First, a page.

Located just 56 kilometers from Bangkok, Nakhon Pathom holds an important place in Thailand’s history. It is home to Phra Pathom Chedi, believed to be the first Buddhist landmark in Thailand. Archeologists believe that the province was home to the first Buddhist civilization in Thailand. The ancient ruins discovered date back to the Dvaravati era. The first inhabitants settled along the river until a severe drought caused them to migrate toward other sources of water.
The new settlement was named Nakhon Chaisi (also called Sirichai) and left the former Nakhon Pathom settlement vacant for hundreds of years. Eventually the ruins were discovered by King Rama IV and he ordered the city to be rebuilt, beginning first with the Chedi Bucha canal. He had the Phra Pathom Chedi restored and made the center of the town, relocating settlers from their previous communities. During the reign of King Rama V railways were constructed in the south, and this brought an influx of population to region.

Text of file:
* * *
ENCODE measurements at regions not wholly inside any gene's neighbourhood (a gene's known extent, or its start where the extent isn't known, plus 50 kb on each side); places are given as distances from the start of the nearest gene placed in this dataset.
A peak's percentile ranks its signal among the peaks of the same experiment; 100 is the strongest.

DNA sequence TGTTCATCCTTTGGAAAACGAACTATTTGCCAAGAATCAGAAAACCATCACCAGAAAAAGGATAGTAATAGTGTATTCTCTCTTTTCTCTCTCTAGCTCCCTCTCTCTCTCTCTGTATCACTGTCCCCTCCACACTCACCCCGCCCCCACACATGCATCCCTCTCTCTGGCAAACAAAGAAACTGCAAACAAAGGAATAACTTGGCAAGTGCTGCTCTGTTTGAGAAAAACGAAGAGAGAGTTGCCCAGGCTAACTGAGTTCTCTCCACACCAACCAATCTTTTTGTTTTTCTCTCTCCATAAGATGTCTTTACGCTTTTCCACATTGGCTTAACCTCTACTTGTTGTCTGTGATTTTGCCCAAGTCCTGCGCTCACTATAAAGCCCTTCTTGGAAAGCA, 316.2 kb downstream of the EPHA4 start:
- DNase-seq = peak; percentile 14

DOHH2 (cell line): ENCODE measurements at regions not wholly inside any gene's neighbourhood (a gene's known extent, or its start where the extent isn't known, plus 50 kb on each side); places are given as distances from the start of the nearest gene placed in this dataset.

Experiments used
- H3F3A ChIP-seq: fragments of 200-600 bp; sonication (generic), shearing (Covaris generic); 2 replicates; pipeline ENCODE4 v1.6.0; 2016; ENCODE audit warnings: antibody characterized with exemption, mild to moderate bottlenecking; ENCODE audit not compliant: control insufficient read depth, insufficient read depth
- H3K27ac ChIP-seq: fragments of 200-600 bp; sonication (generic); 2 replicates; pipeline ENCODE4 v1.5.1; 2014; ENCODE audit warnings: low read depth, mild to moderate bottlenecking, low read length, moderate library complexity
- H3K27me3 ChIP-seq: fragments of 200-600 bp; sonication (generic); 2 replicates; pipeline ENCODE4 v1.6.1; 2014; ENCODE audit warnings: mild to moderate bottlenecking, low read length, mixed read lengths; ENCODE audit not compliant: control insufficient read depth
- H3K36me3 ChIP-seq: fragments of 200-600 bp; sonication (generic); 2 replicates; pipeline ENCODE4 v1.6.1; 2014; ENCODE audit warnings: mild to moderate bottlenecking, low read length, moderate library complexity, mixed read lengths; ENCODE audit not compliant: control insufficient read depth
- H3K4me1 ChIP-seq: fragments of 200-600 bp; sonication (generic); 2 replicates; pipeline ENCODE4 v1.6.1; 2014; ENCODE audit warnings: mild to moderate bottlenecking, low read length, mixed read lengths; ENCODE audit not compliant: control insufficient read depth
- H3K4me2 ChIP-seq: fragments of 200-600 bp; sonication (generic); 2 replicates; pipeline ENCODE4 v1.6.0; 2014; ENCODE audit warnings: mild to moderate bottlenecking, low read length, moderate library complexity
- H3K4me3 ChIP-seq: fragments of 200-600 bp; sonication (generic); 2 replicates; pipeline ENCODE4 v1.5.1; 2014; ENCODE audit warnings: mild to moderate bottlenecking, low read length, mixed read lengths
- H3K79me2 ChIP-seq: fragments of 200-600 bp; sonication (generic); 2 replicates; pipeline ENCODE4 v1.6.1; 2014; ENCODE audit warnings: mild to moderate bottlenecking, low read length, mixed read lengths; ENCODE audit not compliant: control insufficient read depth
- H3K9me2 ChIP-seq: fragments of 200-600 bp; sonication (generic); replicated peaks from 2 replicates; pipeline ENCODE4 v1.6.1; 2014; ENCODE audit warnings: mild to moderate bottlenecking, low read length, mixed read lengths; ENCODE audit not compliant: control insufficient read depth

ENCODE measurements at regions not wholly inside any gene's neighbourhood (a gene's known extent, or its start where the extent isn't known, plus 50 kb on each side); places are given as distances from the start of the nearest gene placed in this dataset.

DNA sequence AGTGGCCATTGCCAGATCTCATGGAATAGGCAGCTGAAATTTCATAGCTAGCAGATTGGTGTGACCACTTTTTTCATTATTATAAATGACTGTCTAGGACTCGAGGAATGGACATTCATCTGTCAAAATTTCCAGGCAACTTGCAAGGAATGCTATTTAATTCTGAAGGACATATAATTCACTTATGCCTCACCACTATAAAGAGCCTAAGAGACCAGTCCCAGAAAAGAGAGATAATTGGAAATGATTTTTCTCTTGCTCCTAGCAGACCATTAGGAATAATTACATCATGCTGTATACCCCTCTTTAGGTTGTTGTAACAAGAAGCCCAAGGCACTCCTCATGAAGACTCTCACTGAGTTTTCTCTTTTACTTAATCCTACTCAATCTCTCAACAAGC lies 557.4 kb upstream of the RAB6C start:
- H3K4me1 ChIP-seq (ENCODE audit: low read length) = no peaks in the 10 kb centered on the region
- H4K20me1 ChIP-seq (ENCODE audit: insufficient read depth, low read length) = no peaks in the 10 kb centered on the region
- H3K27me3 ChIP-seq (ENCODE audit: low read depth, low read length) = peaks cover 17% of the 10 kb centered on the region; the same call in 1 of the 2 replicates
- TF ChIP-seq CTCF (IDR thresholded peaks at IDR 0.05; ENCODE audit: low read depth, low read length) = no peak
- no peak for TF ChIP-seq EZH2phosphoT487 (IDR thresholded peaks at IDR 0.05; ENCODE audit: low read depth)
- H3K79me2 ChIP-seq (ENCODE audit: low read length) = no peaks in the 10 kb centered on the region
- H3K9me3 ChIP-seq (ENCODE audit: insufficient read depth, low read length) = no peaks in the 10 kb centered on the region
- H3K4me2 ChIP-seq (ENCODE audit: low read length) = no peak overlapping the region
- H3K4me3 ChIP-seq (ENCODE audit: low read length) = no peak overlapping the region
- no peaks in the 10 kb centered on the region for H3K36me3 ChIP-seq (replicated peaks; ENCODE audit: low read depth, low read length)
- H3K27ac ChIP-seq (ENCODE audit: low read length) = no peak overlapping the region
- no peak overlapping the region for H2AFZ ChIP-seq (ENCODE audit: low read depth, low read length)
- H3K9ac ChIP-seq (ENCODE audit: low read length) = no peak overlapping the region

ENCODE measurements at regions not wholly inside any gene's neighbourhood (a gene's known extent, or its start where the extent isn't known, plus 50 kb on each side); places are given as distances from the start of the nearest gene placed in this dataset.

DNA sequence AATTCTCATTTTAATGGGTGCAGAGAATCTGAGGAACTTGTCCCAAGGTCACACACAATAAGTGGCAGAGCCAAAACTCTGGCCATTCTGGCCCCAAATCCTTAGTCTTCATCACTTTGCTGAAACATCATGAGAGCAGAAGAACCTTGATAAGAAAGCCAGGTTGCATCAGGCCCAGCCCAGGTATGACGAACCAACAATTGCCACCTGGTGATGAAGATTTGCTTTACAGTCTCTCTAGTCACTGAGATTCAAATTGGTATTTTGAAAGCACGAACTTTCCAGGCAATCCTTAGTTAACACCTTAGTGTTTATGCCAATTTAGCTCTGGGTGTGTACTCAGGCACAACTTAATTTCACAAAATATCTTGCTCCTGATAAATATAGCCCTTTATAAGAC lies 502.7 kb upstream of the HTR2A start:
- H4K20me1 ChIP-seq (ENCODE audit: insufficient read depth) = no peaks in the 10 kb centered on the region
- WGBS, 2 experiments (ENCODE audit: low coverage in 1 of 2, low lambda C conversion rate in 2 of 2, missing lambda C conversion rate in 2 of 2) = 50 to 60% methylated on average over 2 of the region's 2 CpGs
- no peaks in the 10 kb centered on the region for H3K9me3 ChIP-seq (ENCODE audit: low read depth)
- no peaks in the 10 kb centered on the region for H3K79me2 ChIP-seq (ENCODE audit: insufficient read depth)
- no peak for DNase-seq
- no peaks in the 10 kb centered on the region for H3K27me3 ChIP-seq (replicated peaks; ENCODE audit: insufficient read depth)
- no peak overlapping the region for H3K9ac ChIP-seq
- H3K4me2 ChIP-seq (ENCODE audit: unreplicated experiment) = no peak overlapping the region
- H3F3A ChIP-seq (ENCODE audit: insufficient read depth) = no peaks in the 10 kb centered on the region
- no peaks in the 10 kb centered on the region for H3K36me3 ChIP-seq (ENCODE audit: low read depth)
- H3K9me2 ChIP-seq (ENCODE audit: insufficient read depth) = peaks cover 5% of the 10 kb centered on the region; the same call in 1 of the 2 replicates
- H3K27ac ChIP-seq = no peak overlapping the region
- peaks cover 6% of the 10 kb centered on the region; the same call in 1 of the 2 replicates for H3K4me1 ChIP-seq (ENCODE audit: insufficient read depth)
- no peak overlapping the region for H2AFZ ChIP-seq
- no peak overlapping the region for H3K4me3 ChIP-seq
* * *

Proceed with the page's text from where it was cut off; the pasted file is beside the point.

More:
During the next king’s reign many roads were constructed and a palace was built. The Saphan Charoensattha bridge was constructed across the Chedi Bucha canal as well. He had the name Nakhon Chaisi changed to Nakhon Pathom.
Nakhon Pathom is divided into 7 districts: Amphoe Muang Nakhon Pathom, Amphoe Buddhamonthon, Amphoe Sam Phran, Amphoe Nakhon Chaisi, Amphoe Bang Len, Amphoe Kamphaeng Saen, and Amphoe Don Toom.